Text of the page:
We're excited to have James Koppel reprise his talk from this summer's Compose Conference NYC!
Doors will open at 6pm, talk will start at 6:30.
Every problem can be solved by many designs. Often the relation between two designs is that one is a transformation of another. When we understand how to mechanically transform designs, we can more easily explore the design space, and effortlessly identify the tradeoffs.
So, what do these design changes have in common?
- Letting a search procedure take an arbitrary filter function, instead of a fixed set of options
- Changing a program using blocking I/O to non-blocking I/O with an event loop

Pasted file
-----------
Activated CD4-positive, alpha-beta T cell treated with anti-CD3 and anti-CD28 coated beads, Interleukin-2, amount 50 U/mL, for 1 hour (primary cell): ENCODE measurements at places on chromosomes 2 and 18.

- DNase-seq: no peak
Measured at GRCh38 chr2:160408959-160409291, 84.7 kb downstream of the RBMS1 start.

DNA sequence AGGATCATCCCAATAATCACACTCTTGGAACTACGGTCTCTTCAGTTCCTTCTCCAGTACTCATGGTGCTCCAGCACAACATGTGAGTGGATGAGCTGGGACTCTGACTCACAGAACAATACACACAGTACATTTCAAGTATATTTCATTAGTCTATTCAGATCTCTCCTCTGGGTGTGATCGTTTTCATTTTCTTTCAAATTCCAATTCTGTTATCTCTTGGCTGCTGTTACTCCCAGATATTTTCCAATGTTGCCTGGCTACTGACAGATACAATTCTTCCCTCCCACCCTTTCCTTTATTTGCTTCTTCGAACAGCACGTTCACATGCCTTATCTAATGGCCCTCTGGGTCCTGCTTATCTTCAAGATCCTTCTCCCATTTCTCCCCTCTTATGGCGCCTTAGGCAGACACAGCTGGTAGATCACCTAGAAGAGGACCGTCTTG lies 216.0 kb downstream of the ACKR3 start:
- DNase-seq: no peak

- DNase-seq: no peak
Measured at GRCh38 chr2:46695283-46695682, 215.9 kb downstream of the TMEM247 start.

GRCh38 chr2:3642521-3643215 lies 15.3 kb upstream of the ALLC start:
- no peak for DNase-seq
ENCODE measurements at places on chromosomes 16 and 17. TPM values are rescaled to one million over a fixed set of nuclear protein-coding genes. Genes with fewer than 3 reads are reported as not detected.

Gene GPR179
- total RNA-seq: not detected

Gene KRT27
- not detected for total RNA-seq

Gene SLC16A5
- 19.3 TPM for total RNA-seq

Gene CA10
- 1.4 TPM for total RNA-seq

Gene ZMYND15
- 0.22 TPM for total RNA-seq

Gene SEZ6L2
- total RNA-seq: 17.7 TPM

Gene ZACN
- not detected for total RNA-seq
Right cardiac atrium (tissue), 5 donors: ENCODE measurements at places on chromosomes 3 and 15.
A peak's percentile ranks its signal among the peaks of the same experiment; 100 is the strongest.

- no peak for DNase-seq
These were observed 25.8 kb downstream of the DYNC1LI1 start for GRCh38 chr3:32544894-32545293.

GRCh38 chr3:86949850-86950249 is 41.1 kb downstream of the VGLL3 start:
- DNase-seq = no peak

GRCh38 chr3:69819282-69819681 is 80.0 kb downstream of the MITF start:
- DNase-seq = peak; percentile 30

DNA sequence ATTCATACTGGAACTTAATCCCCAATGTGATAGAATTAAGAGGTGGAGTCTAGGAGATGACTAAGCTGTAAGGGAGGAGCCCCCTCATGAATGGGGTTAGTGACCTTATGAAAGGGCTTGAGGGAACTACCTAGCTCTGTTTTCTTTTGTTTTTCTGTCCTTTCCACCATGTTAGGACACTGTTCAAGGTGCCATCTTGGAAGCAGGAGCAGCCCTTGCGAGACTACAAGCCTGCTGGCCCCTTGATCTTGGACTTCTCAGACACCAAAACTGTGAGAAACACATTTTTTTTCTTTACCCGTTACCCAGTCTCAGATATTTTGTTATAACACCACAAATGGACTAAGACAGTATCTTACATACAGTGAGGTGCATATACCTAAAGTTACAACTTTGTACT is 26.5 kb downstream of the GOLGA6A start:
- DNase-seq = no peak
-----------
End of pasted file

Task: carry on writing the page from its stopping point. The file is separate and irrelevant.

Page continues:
- Letting a user stop in the middle of an action — and resume it after a server reboot
Answer: They’re all instances of a transformation called “defunctionalization” or its inverse, “refunctionalization.” Come learn how it works, and learn to recognize when a proposed design change is just an instance of this general technique. In doing so, you’ll learn how the tradeoffs between designs can be boiled down into a single slogan: refunctionalized is more open, defunctionalized is more inspectable. As a plus, you’ll also learn how defunctionalization is the oldest technique to compile functional languages.